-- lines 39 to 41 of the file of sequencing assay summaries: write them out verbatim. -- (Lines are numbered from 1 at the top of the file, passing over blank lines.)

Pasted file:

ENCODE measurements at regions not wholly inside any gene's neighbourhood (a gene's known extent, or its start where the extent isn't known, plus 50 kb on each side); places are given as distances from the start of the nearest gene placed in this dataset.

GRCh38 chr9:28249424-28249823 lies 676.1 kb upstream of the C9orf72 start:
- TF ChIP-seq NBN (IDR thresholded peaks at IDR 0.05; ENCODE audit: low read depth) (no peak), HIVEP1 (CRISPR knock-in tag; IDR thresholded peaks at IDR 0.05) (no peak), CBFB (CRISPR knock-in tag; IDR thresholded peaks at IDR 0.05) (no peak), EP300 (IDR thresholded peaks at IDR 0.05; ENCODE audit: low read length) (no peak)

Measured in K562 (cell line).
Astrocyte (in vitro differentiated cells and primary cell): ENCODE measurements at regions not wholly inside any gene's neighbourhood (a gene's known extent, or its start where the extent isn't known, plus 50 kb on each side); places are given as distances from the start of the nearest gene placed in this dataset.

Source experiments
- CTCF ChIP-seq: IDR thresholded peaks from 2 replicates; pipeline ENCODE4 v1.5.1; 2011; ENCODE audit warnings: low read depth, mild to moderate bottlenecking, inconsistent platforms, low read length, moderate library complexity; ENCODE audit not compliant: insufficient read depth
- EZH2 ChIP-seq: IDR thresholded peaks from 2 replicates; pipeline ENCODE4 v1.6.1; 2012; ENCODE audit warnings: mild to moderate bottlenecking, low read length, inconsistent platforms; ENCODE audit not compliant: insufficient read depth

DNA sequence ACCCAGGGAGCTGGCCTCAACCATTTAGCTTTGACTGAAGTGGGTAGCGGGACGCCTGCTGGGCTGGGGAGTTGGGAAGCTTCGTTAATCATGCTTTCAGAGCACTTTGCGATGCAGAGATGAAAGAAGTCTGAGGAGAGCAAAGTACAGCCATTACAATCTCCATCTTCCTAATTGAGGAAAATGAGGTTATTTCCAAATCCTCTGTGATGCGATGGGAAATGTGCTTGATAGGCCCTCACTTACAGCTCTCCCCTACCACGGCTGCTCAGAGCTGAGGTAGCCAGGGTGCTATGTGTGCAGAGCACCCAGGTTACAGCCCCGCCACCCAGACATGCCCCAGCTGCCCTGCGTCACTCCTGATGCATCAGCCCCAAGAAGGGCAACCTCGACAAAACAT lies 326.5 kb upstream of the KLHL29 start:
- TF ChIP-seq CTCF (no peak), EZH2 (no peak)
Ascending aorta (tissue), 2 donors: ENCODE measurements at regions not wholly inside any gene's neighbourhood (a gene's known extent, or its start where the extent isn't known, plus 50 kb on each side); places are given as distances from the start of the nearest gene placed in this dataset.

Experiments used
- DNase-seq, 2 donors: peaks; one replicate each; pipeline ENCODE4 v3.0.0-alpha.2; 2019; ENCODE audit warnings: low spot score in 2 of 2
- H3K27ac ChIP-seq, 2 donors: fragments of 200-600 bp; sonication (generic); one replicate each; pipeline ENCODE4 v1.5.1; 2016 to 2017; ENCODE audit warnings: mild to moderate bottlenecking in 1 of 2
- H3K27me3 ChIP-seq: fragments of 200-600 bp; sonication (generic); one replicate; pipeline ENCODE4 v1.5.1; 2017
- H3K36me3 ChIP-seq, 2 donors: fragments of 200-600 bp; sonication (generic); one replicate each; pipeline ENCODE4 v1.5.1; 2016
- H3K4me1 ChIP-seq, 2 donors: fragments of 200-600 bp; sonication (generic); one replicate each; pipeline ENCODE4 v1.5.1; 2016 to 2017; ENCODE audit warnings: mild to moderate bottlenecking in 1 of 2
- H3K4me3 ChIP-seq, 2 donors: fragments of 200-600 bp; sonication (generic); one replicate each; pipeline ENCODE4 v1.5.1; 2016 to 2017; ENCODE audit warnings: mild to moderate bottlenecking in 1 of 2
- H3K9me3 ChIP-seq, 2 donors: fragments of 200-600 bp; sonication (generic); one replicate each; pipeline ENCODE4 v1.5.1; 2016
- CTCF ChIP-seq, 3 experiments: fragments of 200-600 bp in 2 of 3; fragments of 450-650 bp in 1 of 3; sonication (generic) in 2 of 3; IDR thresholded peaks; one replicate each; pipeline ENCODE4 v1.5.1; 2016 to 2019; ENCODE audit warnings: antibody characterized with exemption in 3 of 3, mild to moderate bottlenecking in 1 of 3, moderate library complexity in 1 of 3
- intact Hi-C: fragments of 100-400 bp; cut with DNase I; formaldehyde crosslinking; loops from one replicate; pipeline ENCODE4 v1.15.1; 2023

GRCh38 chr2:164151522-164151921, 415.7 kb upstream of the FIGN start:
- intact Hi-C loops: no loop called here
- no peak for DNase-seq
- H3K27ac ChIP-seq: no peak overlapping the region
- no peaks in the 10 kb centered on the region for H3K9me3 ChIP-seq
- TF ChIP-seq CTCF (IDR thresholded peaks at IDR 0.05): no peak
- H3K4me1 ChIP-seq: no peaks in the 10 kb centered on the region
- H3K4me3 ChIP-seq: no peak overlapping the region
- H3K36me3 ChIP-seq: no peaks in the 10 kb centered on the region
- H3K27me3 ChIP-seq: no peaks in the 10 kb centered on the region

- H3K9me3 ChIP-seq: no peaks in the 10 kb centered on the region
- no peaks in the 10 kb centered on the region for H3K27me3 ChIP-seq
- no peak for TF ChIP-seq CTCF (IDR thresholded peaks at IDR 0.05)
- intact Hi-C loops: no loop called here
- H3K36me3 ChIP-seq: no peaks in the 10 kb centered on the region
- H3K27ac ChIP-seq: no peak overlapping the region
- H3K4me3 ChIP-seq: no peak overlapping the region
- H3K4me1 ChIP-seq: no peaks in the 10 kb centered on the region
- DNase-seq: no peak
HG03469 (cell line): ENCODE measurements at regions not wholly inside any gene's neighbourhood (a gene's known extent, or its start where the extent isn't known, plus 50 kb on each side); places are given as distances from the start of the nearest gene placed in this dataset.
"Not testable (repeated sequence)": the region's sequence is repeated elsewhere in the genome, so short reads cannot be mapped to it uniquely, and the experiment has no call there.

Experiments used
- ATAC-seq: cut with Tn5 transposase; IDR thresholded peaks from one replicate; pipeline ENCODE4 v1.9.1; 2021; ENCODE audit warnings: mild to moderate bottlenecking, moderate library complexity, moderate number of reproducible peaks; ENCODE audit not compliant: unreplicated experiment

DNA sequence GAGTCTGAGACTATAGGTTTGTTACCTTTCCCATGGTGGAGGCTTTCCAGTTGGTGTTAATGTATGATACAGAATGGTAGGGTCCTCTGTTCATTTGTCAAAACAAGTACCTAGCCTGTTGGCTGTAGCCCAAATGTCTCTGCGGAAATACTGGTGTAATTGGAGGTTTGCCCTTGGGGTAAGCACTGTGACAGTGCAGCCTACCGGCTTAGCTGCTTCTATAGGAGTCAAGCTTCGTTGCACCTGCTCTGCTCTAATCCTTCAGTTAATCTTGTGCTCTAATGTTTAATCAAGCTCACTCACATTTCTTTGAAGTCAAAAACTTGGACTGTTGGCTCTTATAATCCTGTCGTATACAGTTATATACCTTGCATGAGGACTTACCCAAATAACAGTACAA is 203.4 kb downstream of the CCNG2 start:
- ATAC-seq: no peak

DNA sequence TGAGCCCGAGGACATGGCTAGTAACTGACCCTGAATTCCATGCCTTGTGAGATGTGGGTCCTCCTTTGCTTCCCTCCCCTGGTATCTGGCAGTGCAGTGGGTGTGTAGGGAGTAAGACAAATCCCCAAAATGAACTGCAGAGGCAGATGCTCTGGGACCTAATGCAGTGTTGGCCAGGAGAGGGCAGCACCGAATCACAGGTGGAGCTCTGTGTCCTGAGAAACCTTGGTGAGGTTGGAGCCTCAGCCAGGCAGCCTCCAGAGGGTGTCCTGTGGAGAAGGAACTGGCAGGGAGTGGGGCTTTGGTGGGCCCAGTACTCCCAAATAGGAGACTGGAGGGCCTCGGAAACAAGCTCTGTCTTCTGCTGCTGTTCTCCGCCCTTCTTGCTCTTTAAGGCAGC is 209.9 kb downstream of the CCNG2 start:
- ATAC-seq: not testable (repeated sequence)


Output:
- H3K4me1 ChIP-seq: no peaks in the 10 kb centered on the region
- DNase-seq: no peak
HG03469 (cell line): ENCODE measurements at regions not wholly inside any gene's neighbourhood (a gene's known extent, or its start where the extent isn't known, plus 50 kb on each side); places are given as distances from the start of the nearest gene placed in this dataset.